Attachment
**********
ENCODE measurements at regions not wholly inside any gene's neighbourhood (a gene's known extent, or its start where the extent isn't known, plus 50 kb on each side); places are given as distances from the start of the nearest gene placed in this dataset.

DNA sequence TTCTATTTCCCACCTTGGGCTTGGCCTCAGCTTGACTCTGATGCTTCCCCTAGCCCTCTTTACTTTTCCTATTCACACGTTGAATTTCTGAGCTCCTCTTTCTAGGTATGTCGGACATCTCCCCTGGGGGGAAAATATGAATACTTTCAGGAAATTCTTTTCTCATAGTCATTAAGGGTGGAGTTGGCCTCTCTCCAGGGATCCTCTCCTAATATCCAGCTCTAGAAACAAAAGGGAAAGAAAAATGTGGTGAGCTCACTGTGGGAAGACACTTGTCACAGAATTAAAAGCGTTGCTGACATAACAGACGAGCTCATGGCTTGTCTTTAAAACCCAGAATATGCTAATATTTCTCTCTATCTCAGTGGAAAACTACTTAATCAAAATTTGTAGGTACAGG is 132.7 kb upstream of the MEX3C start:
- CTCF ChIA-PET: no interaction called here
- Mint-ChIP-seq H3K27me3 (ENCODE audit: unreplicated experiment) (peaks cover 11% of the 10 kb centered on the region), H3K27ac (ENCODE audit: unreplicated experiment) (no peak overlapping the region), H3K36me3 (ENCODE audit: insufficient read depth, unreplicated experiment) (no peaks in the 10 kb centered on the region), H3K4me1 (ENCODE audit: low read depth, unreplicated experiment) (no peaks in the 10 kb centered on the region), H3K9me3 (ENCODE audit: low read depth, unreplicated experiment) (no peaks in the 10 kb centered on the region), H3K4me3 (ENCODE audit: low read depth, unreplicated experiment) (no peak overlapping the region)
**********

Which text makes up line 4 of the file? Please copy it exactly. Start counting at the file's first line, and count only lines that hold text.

- Mint-ChIP-seq H3K27me3 (ENCODE audit: unreplicated experiment) (peaks cover 11% of the 10 kb centered on the region), H3K27ac (ENCODE audit: unreplicated experiment) (no peak overlapping the region), H3K36me3 (ENCODE audit: insufficient read depth, unreplicated experiment) (no peaks in the 10 kb centered on the region), H3K4me1 (ENCODE audit: low read depth, unreplicated experiment) (no peaks in the 10 kb centered on the region), H3K9me3 (ENCODE audit: low read depth, unreplicated experiment) (no peaks in the 10 kb centered on the region), H3K4me3 (ENCODE audit: low read depth, unreplicated experiment) (no peak overlapping the region)